The skirt, however, is the real showpiece here: it is by Litkovskaya, a Ukranian designer, and I recently bought it from Suitster.com, one of my favorite online stores. The material is a substantial, stiff silk, almost taffeta-like in quality but with a rough finish that feels a bit like wool. (Another reason I like overseas shopping is the variety of quality natural textiles, especially silks. Silks in the US market seem to be largely dominated by chiffon and charmeuse, with some washed silk thrown in for good measure. While I enjoy all of those, I also seek out heavier weights and raw silks; so far, Suitster and VanHongo are my go-tos for those.)




And the side view, showing the intricate pleating of the skirt, and the side sweep of the hem. It is quite architectural, and cleverly constructed: the closure is via hidden snaps in front, which allows the skirt to move well despite the rigid fabric. I chose Rachel Comey shoes with wooden heels here because they seemed to work with yet against the more dressy elements. They also played well with driftwood of my reading chair!


The necklace is from Luv AJx JewelMint collection, and it is lovely. Here's its closeup (and my fresh manicure).




And there is also another thing. Shopping and clothes are frivolous, no doubt. But, as any social institution, it matters in that affects our lives as well as lives of those who make the clothes and run the shops. I became interested in fashion as an extension of my fascination with social movements, and specifically the intimate connection between the US garment industry and labor union and suffrage movements in the early 20th century. But even today, manufacturing and distribution of clothing are deeply connected to the social institutions and political climates, and one cannot escape being enmeshed in politics of it all. And I really get that sometimes one doesn't feel like dealing with the complexities; sometimes, high street (like that lovely COS top above) is just fine.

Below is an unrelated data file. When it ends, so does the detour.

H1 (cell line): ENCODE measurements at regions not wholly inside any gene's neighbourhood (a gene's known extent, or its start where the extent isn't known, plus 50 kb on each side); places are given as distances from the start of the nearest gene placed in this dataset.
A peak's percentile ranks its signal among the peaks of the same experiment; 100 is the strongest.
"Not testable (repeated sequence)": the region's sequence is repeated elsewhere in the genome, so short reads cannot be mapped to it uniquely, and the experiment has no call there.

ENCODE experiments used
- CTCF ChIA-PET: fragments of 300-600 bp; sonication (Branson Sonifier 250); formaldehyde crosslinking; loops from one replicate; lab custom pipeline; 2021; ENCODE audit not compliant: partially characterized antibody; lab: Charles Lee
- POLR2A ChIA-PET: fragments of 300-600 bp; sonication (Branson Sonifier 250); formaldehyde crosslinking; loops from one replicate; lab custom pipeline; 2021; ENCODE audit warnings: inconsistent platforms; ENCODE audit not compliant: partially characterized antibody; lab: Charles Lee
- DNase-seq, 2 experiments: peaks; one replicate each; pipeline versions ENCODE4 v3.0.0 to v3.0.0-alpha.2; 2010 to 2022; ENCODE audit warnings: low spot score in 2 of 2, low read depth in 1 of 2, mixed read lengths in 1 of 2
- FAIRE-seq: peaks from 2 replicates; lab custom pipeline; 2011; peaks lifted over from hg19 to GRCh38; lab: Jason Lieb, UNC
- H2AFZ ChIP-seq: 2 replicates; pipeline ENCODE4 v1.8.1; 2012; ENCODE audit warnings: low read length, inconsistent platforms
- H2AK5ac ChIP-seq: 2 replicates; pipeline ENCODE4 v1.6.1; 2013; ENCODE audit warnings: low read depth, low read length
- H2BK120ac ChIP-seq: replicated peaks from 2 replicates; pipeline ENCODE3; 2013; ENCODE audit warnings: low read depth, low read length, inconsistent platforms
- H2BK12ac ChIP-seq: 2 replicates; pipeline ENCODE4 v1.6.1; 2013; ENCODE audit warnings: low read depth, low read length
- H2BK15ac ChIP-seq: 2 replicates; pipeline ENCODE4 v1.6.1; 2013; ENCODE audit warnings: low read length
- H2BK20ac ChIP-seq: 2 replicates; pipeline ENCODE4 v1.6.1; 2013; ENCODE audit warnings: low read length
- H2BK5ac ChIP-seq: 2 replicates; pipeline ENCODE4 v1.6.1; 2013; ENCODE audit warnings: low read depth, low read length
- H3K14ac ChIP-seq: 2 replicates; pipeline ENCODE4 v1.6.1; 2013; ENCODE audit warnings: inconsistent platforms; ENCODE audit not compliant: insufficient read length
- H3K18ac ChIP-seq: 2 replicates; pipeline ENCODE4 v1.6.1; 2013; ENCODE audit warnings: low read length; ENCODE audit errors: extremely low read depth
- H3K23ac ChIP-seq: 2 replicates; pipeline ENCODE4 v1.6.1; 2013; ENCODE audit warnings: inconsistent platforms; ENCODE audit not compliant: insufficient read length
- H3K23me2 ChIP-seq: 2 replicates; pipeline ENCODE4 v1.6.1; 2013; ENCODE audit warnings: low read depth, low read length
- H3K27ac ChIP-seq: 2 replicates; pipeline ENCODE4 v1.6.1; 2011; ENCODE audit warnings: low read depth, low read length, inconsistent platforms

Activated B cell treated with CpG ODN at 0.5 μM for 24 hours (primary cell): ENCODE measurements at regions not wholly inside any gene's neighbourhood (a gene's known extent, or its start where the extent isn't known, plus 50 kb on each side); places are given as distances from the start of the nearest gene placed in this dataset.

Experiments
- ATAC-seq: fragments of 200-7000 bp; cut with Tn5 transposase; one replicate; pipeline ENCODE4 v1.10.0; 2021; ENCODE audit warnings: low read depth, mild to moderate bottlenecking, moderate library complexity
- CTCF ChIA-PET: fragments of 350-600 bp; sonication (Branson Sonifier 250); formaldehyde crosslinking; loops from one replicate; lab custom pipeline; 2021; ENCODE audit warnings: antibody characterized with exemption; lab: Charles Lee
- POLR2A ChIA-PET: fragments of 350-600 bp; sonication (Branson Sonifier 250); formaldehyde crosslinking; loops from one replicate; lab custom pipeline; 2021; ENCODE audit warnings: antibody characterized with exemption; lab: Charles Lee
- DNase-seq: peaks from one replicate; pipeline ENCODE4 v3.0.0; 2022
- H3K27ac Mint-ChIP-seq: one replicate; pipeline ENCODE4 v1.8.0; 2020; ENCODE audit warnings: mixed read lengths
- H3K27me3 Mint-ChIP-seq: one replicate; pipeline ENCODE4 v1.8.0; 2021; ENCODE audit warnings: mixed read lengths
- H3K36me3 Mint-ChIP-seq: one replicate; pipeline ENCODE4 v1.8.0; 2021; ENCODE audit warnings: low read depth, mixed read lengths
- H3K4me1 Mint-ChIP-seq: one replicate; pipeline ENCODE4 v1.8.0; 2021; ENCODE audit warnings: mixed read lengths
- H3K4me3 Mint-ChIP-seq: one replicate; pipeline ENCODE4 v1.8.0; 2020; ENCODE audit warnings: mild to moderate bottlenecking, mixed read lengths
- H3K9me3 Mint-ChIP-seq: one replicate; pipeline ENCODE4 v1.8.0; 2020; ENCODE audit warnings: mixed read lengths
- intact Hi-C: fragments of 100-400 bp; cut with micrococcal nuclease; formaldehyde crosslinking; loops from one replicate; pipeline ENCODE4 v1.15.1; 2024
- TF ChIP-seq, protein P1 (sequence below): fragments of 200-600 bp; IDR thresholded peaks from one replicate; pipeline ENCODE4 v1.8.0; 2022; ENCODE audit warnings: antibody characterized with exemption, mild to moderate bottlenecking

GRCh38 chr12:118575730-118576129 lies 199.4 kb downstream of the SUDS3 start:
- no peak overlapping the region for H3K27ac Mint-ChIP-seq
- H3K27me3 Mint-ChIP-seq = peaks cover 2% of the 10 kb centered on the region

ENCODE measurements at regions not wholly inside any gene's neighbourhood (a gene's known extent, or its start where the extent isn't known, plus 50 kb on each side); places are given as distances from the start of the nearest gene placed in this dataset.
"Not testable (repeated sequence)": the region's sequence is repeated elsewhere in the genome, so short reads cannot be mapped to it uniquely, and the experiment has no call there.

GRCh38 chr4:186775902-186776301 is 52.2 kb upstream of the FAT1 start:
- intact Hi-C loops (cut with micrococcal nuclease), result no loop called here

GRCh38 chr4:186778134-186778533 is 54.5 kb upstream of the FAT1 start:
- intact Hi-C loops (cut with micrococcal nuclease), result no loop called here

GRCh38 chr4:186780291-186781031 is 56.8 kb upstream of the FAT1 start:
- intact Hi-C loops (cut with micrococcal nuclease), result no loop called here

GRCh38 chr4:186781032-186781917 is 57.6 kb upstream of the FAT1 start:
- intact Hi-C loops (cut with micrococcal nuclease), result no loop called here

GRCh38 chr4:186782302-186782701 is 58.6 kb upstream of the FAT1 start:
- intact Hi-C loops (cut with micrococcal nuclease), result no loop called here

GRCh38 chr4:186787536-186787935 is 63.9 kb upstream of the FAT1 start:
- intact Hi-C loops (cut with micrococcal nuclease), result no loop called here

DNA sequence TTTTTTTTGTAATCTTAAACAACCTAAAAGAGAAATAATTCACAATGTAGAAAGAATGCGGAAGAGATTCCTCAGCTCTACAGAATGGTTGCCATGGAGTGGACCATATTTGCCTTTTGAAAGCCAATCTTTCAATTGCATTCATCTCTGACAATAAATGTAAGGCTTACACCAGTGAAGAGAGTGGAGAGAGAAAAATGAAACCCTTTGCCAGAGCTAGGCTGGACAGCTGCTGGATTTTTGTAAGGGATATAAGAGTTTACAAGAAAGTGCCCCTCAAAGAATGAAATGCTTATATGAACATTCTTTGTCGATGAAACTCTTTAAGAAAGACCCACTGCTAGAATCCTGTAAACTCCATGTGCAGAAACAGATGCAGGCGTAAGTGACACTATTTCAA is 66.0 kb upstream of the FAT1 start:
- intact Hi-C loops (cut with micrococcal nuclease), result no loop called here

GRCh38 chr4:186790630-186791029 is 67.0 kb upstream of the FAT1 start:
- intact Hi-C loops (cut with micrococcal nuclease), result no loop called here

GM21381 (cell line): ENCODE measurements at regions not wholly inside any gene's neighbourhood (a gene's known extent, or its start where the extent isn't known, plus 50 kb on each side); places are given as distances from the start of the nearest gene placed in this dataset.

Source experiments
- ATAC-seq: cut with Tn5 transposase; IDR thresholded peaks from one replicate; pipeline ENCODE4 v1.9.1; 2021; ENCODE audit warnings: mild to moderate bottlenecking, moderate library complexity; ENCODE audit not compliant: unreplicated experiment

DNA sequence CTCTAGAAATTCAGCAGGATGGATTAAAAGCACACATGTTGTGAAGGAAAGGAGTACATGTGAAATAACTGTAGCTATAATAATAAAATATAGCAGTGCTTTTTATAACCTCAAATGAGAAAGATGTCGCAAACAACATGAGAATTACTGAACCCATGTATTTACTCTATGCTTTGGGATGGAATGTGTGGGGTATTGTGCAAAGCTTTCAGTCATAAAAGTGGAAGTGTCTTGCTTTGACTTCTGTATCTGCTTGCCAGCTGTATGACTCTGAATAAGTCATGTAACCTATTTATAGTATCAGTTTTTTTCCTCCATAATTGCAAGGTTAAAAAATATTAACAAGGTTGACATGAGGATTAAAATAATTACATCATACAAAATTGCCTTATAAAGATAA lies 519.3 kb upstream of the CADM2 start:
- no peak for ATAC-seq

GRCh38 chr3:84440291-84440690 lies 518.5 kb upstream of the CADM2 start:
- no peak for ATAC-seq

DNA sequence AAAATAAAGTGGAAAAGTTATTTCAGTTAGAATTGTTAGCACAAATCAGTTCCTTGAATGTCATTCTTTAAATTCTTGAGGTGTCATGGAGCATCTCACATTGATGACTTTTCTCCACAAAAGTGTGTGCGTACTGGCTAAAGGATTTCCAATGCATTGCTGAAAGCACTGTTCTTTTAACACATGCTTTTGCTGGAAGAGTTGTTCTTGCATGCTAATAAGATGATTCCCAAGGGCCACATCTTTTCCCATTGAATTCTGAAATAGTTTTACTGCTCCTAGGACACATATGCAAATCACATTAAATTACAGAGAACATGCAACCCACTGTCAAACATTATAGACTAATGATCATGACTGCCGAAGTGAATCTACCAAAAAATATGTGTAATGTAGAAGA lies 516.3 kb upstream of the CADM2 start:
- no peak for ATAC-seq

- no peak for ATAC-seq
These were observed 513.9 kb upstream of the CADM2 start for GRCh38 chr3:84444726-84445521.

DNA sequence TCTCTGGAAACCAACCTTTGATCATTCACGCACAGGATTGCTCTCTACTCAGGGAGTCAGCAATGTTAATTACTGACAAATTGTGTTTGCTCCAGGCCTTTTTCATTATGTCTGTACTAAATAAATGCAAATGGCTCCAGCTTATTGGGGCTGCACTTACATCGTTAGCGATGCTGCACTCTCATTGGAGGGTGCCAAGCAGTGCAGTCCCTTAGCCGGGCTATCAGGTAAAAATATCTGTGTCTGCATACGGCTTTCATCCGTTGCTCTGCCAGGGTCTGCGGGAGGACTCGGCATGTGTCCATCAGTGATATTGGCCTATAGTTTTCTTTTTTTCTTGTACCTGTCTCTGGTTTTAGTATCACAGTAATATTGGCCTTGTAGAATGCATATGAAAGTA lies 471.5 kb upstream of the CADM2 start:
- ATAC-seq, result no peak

But sometimes, I want to consider what economies are being supported with my spending. And this is when I shop small, local, indie, etc. And I have been making a concerted effort to support Ukrainian businesses and designers. Most of you have some knowledge of the tragedies that have befallen this beautiful country and its people lately; I am heartbroken about it. And I think people and institutions of the West too readily default to charity as a way of supporting struggling countries, with not enough attention given to investing into local economies and supporting local manufacturing. It seems to me that making economies more sustainable is quite beneficial in the long run.

So no, I won't pretend that my shopping will save the world or even solve any of its problems; but I do feel that when we decide to spend money, where and how we do so matters, and thus our choices should be considered... at least some of the time. I wouldn't expect anyone to ditch Zara just yet.